Everyone has PPE that fits

18th Jul 2022

From 18th – 22nd July 2022, The Farm Safety Foundation are highlighting issues surrounding farm safety and how making small changes and mindset can make a huge difference. Farming has the worst safety record, more than any other industry or sector.

According to HSE, farming equates to 18% of all workplace deaths (HSE Fatal Injuries in Agriculture, Forestry & Fishing Report in GB 2021/2022) A total of 22 farm workers lost their lives on GB farms over the past year.

When it comes to farm safety, Courteenhall Farms take great care and attention in managing the wellbeing and safety of all staff, visitors and anyone who may be present during day-to-day activities on site.

The groundskeeping and farm management team take the safety of people seriously and ensure that everyone is dressed and protected appropriately for each task they undertake.

Head groundskeeper Darron Wilks said ‘We make a point of giving each person their own set of PPE equipment, visors, gloves, goggles, ear muffs, face shields for example, that fit them so that they are comfortable and more likely to wear them’. ‘There is nothing worse than an ill-fitting helmet or a pair of gloves that doesn’t suit the purpose for the job in hand.' 'It makes the job harder and the wearer is more likely to remove if it doesn’t fit or work properly.'

In addition to each staff member having their own kit, every machine will have pieces of PPE equipment inside for use. A face shield and gloves for example. Helmets are replaced every three years or in line with industry and safety mark recommendations, especially as helmets can become brittle when exposed to heat over a period of time.

Face shields and gloves are always used when handling chemicals and a ladder is only used as a last resort when working at heights.

All PPE, including overalls and gloves are cleaned on site rather than being taken home to avoid cross-contamination. Darron mentioned ‘Nobody wants to have dirty overalls mixed in with your best shirt when being washed!’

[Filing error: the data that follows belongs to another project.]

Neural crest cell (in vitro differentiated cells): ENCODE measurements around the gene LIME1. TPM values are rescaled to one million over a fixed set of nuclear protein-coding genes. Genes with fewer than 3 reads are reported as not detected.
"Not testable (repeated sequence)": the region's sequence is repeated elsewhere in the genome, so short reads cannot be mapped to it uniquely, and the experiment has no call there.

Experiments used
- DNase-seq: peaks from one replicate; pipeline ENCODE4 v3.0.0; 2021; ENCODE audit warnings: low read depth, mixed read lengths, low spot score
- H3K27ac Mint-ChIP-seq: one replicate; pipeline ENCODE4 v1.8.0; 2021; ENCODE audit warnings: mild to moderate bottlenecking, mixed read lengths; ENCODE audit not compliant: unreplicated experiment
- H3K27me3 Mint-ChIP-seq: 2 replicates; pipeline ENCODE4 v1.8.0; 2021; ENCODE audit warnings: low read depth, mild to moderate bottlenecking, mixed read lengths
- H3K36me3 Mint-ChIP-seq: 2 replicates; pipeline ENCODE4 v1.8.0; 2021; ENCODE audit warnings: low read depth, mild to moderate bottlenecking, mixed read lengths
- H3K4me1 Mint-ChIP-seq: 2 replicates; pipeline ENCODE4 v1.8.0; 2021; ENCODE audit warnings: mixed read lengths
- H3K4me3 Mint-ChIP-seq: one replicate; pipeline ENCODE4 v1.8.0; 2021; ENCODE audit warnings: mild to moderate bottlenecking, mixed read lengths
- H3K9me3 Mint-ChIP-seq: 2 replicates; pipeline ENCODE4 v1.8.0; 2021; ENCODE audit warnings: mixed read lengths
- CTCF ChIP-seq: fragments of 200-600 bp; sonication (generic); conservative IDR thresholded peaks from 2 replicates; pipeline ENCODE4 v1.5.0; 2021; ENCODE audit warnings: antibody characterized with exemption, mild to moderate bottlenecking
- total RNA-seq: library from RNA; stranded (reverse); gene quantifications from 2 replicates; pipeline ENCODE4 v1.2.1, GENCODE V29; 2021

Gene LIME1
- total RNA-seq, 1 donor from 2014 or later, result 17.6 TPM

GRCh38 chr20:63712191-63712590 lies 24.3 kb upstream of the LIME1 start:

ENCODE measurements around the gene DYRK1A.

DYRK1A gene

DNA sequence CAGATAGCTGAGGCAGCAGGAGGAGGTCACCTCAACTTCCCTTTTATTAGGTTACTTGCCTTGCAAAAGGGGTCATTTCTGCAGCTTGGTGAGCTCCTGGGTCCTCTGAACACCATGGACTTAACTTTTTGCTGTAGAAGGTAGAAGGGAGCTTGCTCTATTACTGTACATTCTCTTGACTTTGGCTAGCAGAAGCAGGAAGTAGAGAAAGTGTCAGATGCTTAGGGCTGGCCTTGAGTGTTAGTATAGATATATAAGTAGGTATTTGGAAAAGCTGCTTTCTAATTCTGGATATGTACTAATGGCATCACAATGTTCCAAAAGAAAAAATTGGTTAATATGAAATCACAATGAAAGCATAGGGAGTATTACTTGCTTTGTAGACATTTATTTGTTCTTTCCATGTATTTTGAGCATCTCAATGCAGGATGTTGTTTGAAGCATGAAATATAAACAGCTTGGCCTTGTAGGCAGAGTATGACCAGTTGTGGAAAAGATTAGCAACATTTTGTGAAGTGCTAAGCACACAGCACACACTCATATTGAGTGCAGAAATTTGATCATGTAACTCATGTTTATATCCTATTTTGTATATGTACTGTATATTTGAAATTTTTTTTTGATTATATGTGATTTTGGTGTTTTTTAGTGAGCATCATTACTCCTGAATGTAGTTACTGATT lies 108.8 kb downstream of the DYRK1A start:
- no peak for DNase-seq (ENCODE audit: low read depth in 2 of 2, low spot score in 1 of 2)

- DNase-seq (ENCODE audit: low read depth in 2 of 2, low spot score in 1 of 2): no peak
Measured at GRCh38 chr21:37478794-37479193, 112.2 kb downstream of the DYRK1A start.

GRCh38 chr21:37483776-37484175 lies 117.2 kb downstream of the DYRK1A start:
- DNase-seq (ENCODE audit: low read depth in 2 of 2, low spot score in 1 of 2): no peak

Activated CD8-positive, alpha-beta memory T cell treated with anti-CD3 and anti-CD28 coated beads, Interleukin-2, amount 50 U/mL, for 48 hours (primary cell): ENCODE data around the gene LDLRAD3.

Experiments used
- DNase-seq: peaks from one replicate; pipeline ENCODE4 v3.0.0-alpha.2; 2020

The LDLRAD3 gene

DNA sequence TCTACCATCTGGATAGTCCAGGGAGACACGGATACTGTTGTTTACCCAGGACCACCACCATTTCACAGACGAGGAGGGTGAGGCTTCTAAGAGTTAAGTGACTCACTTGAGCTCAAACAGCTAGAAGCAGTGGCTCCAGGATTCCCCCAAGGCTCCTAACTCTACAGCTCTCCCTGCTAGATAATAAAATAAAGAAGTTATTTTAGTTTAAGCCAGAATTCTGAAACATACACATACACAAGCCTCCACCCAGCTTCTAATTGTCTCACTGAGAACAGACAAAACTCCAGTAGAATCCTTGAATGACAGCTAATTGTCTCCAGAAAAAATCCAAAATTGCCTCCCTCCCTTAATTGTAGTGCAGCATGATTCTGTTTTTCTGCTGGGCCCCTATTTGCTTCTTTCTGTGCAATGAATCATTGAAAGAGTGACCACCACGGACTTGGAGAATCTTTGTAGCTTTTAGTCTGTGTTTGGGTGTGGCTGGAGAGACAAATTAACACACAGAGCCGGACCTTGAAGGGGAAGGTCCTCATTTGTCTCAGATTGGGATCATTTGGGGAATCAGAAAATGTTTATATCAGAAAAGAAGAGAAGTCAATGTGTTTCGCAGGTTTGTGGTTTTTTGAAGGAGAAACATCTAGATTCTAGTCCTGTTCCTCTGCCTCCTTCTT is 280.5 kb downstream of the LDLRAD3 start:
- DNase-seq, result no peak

Any near misses are reported at monthly management meetings and safety policies are reviewed regularly to ensure that modifications can be added or suggestions from team members can be considered.

A safety committee is being established amongst long-standing staff members, who can coach and advise others working on tasks, as they can identify problem areas and have gained knowledge from past experience.  

A zero-tolerance approach to health and safety is operated and everyone is made aware of this.

Another important safety factor to consider is lone working. Staff talk to each other numerous times of the day so they know who is working where and how long they are likely to be. If they haven’t come back when they said they would, a phone call is made or another team member will investigate to ensure they are OK.

Staff make sure they take a tea and lunch break and Darron commented further ‘It is important to take a rest throughout the day’. ‘There is no point in working when you are tired or dehydrated as you are more likely to make mistakes or feel unwell’.

Baseball caps and sunglasses are worn during hot weather and one area that is being considered in the future is ensuring that staff apply sunscreen and only work for short periods of time in full sun.

Darron concluded ‘We all know someone who has had an accident or near miss, which makes you stop and think. We don’t want to be another statistic.'

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